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Let X be a shape in 2-dimensional space.

Define a square covering of X as a set of axis-aligned squares, whose union exactly equals X.

Note that some shapes don't have a finite square covering, for example, a circle or a triangle.

Define a maximal square covering of X as a square covering where each square is needed, i.e.:

  • For every square, there is a point in X that is covered by that square only.
  • No two squares can be replaced by a larger square that is contained in X.

Is a maximal square covering, defined in this way, unique? (i.e. can there be two different maximal square coverings of the same shape?)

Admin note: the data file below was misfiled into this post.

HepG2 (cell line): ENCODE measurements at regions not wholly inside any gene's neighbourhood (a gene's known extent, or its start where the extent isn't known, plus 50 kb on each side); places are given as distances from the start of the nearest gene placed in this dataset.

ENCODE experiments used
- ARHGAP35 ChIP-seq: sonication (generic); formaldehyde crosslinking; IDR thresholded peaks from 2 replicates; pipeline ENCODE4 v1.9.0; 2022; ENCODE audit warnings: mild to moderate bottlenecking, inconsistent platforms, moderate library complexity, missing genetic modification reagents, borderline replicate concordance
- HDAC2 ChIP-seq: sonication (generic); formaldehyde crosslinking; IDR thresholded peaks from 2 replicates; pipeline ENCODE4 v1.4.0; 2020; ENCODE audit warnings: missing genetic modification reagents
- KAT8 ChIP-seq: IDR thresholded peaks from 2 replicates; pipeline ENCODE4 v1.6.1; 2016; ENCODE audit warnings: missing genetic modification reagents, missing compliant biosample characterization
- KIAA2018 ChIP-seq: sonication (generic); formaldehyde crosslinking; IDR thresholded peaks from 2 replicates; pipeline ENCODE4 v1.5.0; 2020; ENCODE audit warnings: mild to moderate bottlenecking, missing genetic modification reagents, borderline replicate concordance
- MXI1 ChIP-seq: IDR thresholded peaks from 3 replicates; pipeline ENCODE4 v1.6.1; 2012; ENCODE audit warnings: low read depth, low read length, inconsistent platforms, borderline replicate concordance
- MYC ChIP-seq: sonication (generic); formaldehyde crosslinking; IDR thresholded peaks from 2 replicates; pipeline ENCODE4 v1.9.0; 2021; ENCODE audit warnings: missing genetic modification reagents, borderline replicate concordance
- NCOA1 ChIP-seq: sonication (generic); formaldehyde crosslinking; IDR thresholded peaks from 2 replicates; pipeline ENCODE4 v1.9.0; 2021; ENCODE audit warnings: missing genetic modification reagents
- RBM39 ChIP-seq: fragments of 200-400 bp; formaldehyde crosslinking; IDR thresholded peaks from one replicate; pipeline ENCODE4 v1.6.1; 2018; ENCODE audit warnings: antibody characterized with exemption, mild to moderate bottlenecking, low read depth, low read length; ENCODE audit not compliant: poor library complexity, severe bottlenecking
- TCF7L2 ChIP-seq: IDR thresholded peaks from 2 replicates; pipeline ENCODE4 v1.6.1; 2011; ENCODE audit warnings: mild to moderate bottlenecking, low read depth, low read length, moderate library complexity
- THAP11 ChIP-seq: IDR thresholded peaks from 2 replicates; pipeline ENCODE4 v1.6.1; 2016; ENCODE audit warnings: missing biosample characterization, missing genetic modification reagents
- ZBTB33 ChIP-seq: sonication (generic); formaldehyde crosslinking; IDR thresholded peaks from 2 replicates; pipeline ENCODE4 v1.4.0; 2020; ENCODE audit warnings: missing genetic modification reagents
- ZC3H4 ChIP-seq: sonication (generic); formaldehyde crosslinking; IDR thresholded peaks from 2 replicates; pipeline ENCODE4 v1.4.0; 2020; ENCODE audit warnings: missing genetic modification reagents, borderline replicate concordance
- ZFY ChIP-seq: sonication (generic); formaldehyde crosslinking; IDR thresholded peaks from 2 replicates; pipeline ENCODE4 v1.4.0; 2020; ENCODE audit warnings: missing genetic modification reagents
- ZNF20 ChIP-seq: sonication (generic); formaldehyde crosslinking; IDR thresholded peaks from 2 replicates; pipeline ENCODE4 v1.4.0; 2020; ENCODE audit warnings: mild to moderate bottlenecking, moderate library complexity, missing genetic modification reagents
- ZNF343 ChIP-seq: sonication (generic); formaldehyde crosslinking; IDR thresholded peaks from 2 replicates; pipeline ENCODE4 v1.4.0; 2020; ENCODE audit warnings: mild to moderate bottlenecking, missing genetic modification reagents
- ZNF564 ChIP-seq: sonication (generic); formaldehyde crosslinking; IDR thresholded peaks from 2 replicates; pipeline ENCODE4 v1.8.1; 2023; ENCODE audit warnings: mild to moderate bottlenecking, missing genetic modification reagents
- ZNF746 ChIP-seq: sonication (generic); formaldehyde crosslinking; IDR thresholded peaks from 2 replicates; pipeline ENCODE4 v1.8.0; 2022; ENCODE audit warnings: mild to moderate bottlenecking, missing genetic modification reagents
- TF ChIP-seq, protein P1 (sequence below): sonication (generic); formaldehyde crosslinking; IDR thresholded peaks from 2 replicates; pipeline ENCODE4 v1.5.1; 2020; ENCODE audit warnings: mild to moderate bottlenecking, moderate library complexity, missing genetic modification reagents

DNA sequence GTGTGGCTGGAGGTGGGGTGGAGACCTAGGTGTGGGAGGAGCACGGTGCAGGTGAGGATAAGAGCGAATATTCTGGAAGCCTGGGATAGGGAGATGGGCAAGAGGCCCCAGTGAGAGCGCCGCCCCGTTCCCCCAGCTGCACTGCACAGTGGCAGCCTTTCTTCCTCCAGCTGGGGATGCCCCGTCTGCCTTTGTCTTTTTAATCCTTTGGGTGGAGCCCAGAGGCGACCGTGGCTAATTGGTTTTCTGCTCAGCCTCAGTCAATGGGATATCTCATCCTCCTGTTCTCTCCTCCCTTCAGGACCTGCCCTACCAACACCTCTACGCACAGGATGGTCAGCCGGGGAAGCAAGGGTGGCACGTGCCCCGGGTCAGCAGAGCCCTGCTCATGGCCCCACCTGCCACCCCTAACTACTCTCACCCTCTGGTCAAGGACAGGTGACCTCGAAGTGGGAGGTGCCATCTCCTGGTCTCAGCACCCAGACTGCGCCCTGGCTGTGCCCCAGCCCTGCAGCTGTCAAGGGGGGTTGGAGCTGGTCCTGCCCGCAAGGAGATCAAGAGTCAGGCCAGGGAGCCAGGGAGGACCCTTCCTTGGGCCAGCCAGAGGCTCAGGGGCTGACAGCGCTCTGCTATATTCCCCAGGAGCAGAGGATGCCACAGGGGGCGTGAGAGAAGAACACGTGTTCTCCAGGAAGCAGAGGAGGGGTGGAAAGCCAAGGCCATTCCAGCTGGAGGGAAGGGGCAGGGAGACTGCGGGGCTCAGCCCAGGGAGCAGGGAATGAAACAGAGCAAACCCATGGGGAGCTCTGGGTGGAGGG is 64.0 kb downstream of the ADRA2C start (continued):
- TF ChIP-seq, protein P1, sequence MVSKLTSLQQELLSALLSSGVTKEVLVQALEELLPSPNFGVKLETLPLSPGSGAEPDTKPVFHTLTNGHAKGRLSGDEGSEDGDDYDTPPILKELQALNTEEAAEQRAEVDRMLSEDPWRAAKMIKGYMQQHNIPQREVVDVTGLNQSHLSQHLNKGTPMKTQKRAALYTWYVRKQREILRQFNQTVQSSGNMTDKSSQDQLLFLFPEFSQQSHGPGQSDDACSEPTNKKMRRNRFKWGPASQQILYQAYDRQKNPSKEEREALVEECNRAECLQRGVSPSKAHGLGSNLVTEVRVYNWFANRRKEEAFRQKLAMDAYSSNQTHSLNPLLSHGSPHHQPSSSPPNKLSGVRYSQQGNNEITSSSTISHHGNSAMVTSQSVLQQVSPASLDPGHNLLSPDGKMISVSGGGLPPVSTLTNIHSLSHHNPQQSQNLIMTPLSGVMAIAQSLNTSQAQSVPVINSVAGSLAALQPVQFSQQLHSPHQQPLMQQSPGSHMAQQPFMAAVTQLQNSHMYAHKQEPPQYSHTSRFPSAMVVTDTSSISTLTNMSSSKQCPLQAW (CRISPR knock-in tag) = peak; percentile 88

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Are the squares necessarily parallel to the axes? – Hagen von Eitzen May 19 '13 at 10:48
yes, the squares are axis-aligned, I edited the question – Erel Segal-Halevi May 19 '13 at 20:27
Doesn't even matter - my counterexample below is axis-aligned – Hagen von Eitzen May 19 '13 at 20:34
up vote 1 down vote accepted

Let $Q(a,b,c,d)$ denote the square having $(a,b)$ and $(c,d)$ as opposite vertices. Then $$ \begin{align}X&=Q(-10,1,10,21)\cup Q(-10,-21,10,-1)\cup Q(-2,-1,2,3)\\& = Q(-10,1,10,21)\cup Q(-10,-21,10,-1)\cup Q(-2,-3,2,1)\end{align}$$ shows that uniqueness does not hold.

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I see, you have a shape like a sandclock, with large squares at the top and bottom, and a short "neck" connecting them. The covering can include a square where the "neck" is either at the top or at the bottom, while the rest of the square overlaps one of the large squares. Thanks! – Erel Segal-Halevi May 20 '13 at 4:21

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